Kevin Ramsdale (TC07657)
Ramsdale believed his wife was no longer claiming child benefit at the relevant time. The judge suggested that there might have been scenarios in which this would have been a reasonable excuse:
- If he had asked his wife if she was claiming child benefit and “for some reason she had said no”, Ramsdale might well have established a reasonable excuse.
- If he had merely been “confused… and mistakenly thought child benefit had stopped”, a reasonable taxpayer would be expected to have done more to clarify his confusion.
Sadly for Ramsdale, he was unable to satisfy the judge that “it was reasonable for him not to have the discussion with his wife about the HICBC”.
Kevin Brazier (TC07671)
This case is a genuine outlier: the judge not only accepted that “it was highly possible” that Brazier was completely unaware of HMRC’s media campaign advertising HICBC, but decided that this did in fact constitute a reasonable excuse.
The Bedford three
Three essentially identical cases were heard on the same day in Bedford before Judge Hellier, and the FTT’s judgments were similarly identical: James Fuller (TC07675), Joseph Carty (TC07674) and Anthony Morrow (TC07670).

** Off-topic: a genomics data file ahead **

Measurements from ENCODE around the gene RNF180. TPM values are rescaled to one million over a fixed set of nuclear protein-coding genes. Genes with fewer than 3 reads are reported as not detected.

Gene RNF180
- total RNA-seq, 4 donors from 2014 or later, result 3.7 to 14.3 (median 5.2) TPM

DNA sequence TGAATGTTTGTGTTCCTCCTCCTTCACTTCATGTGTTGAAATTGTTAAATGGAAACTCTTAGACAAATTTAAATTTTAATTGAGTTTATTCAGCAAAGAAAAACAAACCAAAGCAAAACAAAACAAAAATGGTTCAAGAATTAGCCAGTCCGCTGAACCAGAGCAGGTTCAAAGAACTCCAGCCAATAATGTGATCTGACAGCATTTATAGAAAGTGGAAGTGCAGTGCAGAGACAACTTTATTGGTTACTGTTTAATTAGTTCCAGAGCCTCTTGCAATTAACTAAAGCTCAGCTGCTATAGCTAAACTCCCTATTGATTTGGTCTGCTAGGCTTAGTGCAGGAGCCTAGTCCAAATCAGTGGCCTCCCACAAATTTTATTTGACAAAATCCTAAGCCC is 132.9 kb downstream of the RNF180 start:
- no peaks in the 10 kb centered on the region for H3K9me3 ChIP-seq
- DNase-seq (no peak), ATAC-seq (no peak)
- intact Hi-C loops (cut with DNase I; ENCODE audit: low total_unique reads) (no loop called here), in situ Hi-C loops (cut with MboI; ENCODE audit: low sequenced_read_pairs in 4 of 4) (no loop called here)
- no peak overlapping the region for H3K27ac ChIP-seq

The judge was clearly sympathetic with the three taxpayers, and tried very hard to do right by them. To his eyes, elements of the HICBC system seemed inequitable: “A taxpayer is potentially penalised for not letting HMRC know that he has chargeable income so that they can send him a tax return in which he can tell them what they already know.”
Despite his sympathy, after wrangling his way through the law, the judge was forced to conclude that the three did not have a reasonable excuse.
Simon Clarke (TC07637)
The FTT concluded that Clarke’s ignorance of the HICBC was not a reasonable excuse. However, it also decided he fell within HMRC’s own penalty refund guidance, and so cancelled his penalties.
HMRC’s policy to refund penalties imposed for failure to notify the HICBC is described in a flowchart that says HMRC will refund or cancel penalties for 2013/14 to 2015/16 if:
- The taxpayer’s adjusted net income increased to over £50,000 after the introduction of HICBC and they have not made a new claim to child benefit since then; or
- They had income over £50,000, were not in self assessment (and not claiming child benefit) and started a new relationship with a child benefit recipient between 2013 and 2016.
The FTT continues to hold the line that ignorance of the law is not a reasonable excuse, despite clearly sympathising with taxpayers who might struggle to recognise that HMRC’s campaigns are aimed at them.
The tribunal’s attitude towards the “penalty refund” spreadsheet is wildly inconsistent. In Smith, the judge held that this was part of HMRC’s discretionary power, and that the FTT had no authority to make a direction on the matter. For Clarke, on the other hand, the judge appeared to have no problem in wielding HMRC’s discretion for it.
It would be helpful if the upper tribunal could sort out when the penalty refunds should apply, as it risks becoming yet another FTT postcode lottery.